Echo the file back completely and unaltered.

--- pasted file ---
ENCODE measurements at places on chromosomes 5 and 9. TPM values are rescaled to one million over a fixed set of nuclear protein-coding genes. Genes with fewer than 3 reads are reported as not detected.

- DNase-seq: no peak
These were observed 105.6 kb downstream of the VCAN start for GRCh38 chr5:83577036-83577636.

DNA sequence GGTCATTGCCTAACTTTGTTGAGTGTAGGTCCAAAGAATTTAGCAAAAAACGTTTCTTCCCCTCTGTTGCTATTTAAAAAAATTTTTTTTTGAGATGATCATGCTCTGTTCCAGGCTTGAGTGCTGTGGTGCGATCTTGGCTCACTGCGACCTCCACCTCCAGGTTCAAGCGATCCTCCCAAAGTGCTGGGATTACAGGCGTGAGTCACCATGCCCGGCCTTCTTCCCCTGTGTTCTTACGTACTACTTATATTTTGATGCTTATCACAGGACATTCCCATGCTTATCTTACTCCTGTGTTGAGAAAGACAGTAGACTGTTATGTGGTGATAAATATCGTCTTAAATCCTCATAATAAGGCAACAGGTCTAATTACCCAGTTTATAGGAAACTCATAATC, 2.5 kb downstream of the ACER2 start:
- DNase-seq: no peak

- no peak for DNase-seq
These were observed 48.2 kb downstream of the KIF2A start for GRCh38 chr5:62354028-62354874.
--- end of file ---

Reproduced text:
ENCODE measurements at places on chromosomes 5 and 9. TPM values are rescaled to one million over a fixed set of nuclear protein-coding genes. Genes with fewer than 3 reads are reported as not detected.

- DNase-seq: no peak
These were observed 105.6 kb downstream of the VCAN start for GRCh38 chr5:83577036-83577636.

DNA sequence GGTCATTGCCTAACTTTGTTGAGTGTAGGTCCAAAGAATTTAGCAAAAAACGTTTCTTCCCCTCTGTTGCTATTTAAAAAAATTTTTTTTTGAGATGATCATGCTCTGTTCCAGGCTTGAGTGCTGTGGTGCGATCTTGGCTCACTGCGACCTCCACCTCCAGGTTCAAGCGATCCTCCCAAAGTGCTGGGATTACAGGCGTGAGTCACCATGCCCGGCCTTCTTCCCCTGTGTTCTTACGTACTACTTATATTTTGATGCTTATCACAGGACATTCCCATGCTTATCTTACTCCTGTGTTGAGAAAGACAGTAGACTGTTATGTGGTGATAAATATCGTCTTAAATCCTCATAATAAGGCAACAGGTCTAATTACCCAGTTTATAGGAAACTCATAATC, 2.5 kb downstream of the ACER2 start:
- DNase-seq: no peak

- no peak for DNase-seq
These were observed 48.2 kb downstream of the KIF2A start for GRCh38 chr5:62354028-62354874.